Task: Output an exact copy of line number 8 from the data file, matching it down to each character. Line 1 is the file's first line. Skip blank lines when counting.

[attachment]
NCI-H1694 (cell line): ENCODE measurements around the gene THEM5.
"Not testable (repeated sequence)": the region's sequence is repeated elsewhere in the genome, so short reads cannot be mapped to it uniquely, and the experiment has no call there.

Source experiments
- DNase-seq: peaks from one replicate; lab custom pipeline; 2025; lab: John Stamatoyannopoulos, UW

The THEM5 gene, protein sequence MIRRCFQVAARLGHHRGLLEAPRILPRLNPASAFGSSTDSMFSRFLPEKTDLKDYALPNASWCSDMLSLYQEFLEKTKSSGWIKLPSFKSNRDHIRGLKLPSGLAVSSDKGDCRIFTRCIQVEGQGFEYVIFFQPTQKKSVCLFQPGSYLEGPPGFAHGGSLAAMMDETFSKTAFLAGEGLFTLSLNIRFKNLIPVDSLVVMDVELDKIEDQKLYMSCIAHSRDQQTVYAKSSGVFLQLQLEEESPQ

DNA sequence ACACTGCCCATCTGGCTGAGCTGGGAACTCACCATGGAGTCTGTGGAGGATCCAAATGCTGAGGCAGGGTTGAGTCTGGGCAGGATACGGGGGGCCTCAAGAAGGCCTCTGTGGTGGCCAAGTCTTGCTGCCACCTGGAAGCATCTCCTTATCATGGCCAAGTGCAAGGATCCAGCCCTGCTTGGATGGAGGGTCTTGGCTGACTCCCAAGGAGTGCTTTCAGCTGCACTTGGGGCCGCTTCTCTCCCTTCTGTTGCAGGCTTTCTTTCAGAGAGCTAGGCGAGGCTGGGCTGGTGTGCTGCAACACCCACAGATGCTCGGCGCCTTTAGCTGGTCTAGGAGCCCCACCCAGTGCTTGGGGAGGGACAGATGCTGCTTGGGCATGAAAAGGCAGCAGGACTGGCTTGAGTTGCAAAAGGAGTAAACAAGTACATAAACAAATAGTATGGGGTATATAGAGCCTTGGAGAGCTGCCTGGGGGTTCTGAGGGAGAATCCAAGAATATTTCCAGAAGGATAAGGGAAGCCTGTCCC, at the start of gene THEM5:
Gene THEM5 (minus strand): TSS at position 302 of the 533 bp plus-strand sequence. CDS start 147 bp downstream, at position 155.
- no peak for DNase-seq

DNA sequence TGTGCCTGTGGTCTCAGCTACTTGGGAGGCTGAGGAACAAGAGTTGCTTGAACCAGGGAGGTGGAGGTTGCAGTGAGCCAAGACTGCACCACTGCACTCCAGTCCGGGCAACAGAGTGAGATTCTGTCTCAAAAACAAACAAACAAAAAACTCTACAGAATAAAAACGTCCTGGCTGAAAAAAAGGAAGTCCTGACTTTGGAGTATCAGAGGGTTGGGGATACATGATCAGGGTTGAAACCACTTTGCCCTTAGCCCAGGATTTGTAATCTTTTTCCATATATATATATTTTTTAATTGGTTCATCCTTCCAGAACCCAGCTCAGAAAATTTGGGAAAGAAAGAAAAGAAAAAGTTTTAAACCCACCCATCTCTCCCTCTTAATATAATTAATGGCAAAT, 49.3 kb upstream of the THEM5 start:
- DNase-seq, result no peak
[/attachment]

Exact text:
- no peak for DNase-seq